In certain embodiments, to raise bottom-feeding fish, the fish pens of the invention include internally stacked horizontal floors, each having throughports to allow fish to move vertically from one floor to another.
The pens may be sufficiently large so that the buoy or buoys may be supplied with those comforts needed to allow continuous manning of the pens.
Alternatively, they may be manned for short periods of time, or unmanned. It is, nevertheless, preferred to equip buoys of larger pens with workstations to support those operations that may normally and effectively be carried out on site.
The pens of the invention may be supplied with a system of towing lines or tow bars to facilitate removal to a selected location for harvesting or to escape from hazards. In certain embodiments, to facilitate movement of the pens, the spar buoy may be supplied with at least one impeller so that the pens are self powered.
In some instances, dual impellers may be mounted on brackets extending outward on either side of the buoy so that the buoy may be driven by these impellers and steered by remote adjustment of relative impeller speed.
The pens are readily cleaned of debris, especially the upper portions, which can be floated to above the water surface by adjusting ballast in the buoy and the ring.
In certain embodiments, harvesting of fish is facilitated by attaching lower ends of the netting of the lower portion of the pen to a harvesting bracket that surrounds the spar buoy and that is movable up and down the length of the buoy. Thus, the bracket is near the lowest extremity of the buoy to maximize pen internal space when fish is being raised (a "rest position"). However, for
5 harvesting, the ring is moved upward (to a "harvesting position"), thereby collapsing the lower portion of the pen, reducing its volume, and concentrating the fish for harvesting.
The pens may by anchored in place, if desired, by an anchor line attached to the spar buoy's lower extremity and thence to an anchor on the water bottom. Alternatively, or in addition, anchor lines may extend from points of attachment on the ring to anchors on the water bottom.
In accordance with another aspect of the present invention there is provided a pen for fish farming, the pen comprising: (a) at least one spar buoy adapted to be vertically oriented in a body of water, the buoy having an upper section and a lower section; (b) at least one substantially rigid horizontal ring surrounding the at least one spar buoy and spaced apart therefrom; (c) first flexible netting spanning the area between the at least one buoy and the at least one horizontal ring, the netting affixed in the vicinity of an upper end of the buoy and extending outwardly and downwardly toward said at least one horizontal ring and attached to said ring to form an upper enclosure; and (d) second flexible netting spanning the area between the at least one buoy and the at least one horizontal ring, the netting affixed to said at least one ring and extending downwardly and inwardly toward a lower end of the buoy and attached in the vicinity of said lower end of the buoy to form a lower enclosure; wherein the horizontal ring is sufficiently rigid to support the first and second flexible netting.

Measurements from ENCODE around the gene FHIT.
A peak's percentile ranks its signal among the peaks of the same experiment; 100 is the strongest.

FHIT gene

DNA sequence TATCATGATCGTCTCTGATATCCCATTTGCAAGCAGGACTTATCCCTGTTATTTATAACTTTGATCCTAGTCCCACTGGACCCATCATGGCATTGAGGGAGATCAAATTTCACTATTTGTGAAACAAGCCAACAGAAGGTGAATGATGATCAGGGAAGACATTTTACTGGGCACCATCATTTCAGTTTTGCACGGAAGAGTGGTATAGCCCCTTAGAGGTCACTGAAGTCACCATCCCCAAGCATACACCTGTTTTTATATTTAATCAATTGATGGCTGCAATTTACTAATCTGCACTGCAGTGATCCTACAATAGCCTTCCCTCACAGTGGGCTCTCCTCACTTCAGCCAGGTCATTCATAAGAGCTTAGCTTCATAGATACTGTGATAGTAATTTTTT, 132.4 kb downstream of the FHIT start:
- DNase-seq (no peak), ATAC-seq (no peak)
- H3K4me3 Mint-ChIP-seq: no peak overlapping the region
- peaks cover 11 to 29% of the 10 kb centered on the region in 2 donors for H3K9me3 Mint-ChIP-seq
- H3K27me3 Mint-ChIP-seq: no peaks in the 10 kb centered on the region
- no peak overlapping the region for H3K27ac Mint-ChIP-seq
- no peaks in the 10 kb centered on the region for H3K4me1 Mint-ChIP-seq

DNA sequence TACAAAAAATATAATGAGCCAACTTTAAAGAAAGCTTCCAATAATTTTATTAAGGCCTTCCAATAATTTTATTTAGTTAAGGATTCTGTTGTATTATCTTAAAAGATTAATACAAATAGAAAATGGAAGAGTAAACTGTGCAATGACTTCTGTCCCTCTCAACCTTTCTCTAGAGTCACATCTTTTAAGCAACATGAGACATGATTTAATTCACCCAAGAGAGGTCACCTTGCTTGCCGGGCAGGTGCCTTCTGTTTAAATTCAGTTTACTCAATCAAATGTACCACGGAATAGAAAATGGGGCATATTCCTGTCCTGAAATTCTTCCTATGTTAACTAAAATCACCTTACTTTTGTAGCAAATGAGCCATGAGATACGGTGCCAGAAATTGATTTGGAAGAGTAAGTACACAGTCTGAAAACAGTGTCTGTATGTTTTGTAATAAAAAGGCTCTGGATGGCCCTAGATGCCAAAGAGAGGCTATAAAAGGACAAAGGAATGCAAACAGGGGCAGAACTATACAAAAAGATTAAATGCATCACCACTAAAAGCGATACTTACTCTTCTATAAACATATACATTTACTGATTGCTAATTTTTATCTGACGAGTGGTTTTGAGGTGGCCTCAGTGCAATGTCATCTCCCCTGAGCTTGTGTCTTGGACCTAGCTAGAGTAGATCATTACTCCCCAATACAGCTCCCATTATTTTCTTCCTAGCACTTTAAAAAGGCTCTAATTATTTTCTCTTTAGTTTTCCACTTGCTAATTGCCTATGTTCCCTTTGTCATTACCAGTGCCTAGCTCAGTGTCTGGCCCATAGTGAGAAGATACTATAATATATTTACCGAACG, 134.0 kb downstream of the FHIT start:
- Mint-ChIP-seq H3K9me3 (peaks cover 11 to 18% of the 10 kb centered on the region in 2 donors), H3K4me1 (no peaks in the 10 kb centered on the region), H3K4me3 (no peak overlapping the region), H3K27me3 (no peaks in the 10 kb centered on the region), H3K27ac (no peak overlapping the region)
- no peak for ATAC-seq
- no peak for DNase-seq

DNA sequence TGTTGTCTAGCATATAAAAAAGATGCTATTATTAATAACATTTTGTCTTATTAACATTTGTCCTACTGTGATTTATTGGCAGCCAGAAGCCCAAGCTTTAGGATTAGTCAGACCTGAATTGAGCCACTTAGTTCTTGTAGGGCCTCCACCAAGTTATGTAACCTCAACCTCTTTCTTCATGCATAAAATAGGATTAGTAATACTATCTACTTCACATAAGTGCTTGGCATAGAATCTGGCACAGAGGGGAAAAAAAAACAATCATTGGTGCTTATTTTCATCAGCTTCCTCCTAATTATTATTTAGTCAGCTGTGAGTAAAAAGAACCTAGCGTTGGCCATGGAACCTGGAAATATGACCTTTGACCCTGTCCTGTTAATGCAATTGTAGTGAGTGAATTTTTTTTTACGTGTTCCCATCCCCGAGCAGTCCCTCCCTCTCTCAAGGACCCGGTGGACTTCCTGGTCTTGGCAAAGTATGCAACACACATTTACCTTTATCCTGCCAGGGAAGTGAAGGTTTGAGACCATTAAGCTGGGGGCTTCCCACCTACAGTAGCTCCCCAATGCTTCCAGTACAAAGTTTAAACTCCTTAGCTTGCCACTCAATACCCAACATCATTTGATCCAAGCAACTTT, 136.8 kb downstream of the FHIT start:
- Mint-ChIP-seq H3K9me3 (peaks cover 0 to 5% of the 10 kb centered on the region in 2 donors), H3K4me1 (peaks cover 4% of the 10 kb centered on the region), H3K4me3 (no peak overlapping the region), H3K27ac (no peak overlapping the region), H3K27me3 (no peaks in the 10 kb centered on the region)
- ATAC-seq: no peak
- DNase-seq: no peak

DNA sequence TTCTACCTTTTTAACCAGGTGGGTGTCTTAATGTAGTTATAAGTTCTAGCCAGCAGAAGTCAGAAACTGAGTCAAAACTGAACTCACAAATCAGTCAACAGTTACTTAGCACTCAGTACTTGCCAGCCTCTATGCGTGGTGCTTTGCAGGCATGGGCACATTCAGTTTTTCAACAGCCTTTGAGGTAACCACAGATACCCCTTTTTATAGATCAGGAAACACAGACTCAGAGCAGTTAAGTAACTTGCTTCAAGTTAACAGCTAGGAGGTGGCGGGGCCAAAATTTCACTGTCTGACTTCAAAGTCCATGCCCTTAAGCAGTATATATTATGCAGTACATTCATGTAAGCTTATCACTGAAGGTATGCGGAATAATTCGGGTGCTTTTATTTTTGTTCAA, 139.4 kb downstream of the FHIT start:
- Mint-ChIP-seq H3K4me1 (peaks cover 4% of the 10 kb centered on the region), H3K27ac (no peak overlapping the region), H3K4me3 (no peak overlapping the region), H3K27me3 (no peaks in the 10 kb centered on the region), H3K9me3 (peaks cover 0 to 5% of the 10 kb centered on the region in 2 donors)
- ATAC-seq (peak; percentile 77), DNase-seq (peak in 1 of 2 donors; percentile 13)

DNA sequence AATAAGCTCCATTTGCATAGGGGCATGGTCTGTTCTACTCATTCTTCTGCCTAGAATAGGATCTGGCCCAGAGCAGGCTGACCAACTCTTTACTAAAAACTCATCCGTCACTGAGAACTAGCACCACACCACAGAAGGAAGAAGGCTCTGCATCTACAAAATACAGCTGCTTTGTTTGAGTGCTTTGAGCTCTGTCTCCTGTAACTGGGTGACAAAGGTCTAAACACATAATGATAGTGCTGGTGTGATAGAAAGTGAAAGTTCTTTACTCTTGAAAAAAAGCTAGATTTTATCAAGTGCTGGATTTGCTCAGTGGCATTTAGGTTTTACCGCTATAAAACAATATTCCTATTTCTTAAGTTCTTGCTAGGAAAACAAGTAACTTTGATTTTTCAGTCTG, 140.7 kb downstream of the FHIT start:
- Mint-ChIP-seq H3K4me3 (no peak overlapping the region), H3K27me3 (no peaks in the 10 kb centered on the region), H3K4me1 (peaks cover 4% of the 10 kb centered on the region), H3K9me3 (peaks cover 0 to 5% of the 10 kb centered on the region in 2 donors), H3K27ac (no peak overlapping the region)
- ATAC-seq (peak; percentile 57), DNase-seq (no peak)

5a In accordance with another aspect of the present invention there is provided a shellfish pen comprising: (a) at least one spar buoy adapted to be vertically oriented in a body of water, the buoy having an upper section for projecting above the water surface, and a lower section for submerging beneath the water surface; (b) at least two vertically spaced, substantially rigid horizontal rings surrounding the at least one spar buoy and spaced therefrom;
(c) vertical netting enclosing areas between the two horizontal rings; (d) upper substantially horizontal netting enclosing areas between an upper of the at least two rings and the at least one spar buoy and lower substantially horizontal netting enclosing areas between a lower of the at least two rings and the at least one spar buoy; and (e) first supporting taut lines extending from near an upper end of the at least one spar buoy to first points of attachment on an upper horizontal ring, and second supporting taut lines extending from near an end of the lower section of the spar buoy to second points of attachment on a lower horizontal ring; wherein the at least two horizontal rings are sufficiently rigid to support the horizontal and vertical netting.
In accordance with another aspect of the present invention there is provided a pen for fish farming, the pen comprising: (a) a spar buoy adapted to orient vertically in a body of water, the buoy having an upper section and a lower section; (b) a substantially rigid horizontal ring surrounding the spar buoy and spaced therefrom; (c) first flexible netting spanning the area between the buoy and the horizontal ring, the netting affixed in the vicinity of an upper end of the buoy and extending outwardly and downwardly toward said horizontal ring, and attached to said ring, to form an upper enclosure; and (d) second flexible netting 5b spanning the area between the buoy and the horizontal ring, the netting affixed to said ring and extending downwardly and inwardly toward a lower end of the buoy, and attached in the vicinity of said lower end of the buoy, to form a lower enclosure wherein the horizontal ring is sufficiently rigid to support the first and second flexible netting.